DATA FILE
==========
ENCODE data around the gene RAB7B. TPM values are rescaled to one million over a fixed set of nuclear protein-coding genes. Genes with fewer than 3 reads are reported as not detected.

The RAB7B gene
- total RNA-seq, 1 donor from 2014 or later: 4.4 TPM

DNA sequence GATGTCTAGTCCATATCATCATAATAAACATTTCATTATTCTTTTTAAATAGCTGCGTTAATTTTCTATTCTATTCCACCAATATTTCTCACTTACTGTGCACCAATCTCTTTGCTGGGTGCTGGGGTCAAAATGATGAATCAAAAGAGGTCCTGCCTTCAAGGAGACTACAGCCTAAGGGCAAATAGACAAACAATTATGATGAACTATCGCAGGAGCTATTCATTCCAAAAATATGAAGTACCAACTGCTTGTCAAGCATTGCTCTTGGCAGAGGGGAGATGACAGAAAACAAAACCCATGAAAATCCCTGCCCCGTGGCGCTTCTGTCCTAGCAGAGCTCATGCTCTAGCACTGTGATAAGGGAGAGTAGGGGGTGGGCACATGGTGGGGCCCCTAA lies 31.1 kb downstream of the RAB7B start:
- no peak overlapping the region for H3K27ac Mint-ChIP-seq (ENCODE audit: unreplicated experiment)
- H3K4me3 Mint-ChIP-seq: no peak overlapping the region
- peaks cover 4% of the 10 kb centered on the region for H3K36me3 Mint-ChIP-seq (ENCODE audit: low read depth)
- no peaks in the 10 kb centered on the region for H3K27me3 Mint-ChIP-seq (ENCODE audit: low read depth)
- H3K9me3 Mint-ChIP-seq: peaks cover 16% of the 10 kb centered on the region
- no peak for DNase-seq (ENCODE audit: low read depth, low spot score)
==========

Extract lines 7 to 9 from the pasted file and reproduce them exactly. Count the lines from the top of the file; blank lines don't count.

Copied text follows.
- peaks cover 4% of the 10 kb centered on the region for H3K36me3 Mint-ChIP-seq (ENCODE audit: low read depth)
- no peaks in the 10 kb centered on the region for H3K27me3 Mint-ChIP-seq (ENCODE audit: low read depth)
- H3K9me3 Mint-ChIP-seq: peaks cover 16% of the 10 kb centered on the region